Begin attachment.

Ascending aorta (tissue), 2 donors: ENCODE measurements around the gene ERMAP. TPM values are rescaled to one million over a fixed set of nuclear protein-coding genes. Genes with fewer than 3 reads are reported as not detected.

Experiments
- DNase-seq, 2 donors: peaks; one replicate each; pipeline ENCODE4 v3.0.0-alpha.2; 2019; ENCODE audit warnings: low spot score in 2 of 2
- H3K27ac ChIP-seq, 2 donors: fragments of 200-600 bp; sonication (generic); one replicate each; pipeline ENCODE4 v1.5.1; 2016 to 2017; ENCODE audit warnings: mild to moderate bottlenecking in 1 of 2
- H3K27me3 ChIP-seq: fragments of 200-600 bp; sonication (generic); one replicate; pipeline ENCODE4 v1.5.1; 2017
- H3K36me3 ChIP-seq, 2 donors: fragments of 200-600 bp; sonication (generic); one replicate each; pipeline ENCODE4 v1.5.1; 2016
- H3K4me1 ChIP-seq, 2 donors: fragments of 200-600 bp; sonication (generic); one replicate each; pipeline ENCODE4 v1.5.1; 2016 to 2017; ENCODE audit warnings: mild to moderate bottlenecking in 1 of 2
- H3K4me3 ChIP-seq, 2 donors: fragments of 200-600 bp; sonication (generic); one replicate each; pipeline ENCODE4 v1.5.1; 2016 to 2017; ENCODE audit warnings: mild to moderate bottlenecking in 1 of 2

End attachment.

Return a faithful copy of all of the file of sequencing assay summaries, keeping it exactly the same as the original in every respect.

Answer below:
Ascending aorta (tissue), 2 donors: ENCODE measurements around the gene ERMAP. TPM values are rescaled to one million over a fixed set of nuclear protein-coding genes. Genes with fewer than 3 reads are reported as not detected.

Experiments
- DNase-seq, 2 donors: peaks; one replicate each; pipeline ENCODE4 v3.0.0-alpha.2; 2019; ENCODE audit warnings: low spot score in 2 of 2
- H3K27ac ChIP-seq, 2 donors: fragments of 200-600 bp; sonication (generic); one replicate each; pipeline ENCODE4 v1.5.1; 2016 to 2017; ENCODE audit warnings: mild to moderate bottlenecking in 1 of 2
- H3K27me3 ChIP-seq: fragments of 200-600 bp; sonication (generic); one replicate; pipeline ENCODE4 v1.5.1; 2017
- H3K36me3 ChIP-seq, 2 donors: fragments of 200-600 bp; sonication (generic); one replicate each; pipeline ENCODE4 v1.5.1; 2016
- H3K4me1 ChIP-seq, 2 donors: fragments of 200-600 bp; sonication (generic); one replicate each; pipeline ENCODE4 v1.5.1; 2016 to 2017; ENCODE audit warnings: mild to moderate bottlenecking in 1 of 2
- H3K4me3 ChIP-seq, 2 donors: fragments of 200-600 bp; sonication (generic); one replicate each; pipeline ENCODE4 v1.5.1; 2016 to 2017; ENCODE audit warnings: mild to moderate bottlenecking in 1 of 2